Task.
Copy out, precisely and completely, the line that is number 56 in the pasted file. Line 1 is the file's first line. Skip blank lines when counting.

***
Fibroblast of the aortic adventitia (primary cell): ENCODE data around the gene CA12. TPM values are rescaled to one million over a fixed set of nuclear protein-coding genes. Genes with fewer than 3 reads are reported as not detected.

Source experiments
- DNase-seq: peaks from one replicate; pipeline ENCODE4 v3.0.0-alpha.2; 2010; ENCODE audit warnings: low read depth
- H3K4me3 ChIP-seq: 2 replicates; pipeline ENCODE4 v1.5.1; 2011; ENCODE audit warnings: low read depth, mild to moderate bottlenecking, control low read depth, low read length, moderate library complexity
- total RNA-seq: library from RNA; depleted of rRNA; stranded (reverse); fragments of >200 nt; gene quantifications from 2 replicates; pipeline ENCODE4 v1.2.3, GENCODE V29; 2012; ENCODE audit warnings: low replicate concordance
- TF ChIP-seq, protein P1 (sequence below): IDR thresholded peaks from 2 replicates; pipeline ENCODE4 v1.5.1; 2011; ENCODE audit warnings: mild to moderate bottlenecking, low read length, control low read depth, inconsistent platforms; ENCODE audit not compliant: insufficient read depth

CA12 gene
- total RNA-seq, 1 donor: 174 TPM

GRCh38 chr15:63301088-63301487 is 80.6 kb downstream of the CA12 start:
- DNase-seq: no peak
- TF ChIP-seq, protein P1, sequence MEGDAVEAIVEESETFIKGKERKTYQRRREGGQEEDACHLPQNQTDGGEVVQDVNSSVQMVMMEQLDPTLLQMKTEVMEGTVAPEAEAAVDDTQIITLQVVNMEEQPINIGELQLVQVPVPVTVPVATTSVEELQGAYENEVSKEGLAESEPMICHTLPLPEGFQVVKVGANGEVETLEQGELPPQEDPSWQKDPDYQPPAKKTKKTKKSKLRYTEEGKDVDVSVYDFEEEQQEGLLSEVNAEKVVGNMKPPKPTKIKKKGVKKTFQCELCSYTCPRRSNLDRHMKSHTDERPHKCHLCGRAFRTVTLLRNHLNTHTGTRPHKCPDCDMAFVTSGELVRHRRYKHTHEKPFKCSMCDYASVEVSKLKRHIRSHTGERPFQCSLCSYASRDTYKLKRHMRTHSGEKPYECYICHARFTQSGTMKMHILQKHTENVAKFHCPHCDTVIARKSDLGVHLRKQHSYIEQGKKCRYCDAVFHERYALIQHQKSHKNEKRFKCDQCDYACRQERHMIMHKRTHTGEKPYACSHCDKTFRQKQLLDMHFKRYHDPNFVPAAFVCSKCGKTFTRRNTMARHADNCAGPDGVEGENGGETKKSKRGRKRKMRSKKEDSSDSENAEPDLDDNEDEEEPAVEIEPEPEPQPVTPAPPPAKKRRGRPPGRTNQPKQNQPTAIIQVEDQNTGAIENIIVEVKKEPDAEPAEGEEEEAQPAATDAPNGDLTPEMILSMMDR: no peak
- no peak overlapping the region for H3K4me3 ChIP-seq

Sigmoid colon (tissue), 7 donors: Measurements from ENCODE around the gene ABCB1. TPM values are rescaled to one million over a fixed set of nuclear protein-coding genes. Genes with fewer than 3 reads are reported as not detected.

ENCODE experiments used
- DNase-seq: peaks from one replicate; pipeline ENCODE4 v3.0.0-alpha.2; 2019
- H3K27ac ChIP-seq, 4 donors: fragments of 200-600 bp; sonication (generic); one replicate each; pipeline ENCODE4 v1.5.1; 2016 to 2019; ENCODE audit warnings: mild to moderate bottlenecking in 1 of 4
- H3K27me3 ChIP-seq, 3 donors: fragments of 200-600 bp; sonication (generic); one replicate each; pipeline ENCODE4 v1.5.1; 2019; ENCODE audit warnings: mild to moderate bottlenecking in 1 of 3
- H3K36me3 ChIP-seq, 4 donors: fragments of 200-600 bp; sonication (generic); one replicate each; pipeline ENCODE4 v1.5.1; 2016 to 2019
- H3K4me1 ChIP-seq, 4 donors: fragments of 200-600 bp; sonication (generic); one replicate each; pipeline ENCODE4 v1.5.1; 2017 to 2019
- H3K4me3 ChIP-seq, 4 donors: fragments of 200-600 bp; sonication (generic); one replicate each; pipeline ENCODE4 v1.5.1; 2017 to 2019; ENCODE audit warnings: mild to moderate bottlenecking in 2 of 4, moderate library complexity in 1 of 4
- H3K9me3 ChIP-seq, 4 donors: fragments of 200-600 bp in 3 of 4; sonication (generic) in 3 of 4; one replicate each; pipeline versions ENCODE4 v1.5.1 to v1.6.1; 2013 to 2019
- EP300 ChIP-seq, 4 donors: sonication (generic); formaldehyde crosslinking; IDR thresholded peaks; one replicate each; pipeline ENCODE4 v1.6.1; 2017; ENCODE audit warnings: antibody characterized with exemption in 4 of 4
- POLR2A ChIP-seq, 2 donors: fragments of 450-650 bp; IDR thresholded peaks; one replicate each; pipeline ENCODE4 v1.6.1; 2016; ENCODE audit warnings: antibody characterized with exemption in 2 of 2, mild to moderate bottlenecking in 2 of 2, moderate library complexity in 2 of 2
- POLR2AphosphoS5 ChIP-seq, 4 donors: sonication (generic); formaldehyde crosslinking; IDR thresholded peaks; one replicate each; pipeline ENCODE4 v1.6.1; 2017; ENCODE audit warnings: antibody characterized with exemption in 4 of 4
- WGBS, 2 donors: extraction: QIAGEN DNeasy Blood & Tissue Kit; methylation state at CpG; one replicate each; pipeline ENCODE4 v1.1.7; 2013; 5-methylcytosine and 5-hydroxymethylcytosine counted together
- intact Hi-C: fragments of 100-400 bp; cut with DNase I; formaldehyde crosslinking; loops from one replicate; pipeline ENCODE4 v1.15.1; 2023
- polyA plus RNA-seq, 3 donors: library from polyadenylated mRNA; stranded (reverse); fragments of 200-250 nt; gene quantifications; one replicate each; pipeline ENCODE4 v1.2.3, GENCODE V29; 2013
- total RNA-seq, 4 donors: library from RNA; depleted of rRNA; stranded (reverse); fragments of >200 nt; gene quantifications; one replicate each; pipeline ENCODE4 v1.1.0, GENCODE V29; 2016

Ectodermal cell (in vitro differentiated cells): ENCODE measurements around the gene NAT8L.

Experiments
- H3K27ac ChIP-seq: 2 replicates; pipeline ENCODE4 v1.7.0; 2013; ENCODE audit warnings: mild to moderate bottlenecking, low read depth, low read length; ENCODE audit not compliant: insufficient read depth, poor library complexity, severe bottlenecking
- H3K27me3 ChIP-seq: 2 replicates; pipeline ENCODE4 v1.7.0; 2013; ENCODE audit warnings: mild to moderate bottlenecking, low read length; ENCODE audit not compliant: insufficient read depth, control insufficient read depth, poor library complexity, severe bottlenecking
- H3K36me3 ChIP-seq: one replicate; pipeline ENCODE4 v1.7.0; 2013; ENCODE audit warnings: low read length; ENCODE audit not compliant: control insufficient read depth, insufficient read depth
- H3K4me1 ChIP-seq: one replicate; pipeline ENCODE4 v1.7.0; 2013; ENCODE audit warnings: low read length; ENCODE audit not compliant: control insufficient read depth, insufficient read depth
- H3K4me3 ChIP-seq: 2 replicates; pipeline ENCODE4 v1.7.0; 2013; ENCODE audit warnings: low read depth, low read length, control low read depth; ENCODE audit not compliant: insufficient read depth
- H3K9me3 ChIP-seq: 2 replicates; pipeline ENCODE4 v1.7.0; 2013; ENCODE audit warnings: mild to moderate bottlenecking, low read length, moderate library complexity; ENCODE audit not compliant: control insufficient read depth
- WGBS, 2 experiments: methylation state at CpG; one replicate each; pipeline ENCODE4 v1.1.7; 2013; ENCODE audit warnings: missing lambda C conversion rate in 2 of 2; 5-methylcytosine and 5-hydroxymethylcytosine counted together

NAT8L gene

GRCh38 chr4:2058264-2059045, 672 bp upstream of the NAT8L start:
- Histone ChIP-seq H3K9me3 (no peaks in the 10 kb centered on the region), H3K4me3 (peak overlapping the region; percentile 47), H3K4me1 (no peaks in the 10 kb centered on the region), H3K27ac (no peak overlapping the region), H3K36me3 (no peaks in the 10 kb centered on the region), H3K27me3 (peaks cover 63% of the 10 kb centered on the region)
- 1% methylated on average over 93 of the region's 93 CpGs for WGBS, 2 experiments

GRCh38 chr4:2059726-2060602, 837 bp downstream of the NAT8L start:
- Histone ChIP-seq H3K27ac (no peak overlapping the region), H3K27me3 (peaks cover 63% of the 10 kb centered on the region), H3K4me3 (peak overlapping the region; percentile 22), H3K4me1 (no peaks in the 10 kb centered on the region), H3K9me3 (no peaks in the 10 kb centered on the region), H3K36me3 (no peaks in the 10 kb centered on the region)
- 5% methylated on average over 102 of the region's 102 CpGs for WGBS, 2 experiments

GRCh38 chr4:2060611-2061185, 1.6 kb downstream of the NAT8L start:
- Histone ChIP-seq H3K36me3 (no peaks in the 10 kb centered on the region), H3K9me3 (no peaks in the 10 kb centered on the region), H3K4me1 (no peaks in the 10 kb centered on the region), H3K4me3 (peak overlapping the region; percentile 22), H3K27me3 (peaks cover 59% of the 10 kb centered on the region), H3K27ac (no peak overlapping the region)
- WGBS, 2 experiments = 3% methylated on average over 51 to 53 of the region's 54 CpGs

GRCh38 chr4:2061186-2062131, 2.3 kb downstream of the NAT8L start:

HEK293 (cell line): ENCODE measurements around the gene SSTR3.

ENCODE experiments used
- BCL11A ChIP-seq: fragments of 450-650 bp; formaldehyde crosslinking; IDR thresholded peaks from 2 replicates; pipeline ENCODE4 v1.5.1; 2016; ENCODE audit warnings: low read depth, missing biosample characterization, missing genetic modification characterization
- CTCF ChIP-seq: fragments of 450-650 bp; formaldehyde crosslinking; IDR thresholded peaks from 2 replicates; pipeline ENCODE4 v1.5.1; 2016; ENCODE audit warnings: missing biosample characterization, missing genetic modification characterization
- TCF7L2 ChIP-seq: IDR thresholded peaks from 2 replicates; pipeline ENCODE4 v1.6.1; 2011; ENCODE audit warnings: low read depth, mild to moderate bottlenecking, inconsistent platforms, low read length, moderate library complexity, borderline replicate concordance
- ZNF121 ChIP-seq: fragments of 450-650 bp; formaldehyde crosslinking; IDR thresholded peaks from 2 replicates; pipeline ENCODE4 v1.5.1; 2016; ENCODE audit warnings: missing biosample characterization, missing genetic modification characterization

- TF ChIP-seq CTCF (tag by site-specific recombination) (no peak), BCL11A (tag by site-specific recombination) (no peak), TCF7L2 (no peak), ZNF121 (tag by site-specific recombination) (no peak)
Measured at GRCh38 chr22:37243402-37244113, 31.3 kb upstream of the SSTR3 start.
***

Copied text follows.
Measured at GRCh38 chr22:37243402-37244113, 31.3 kb upstream of the SSTR3 start.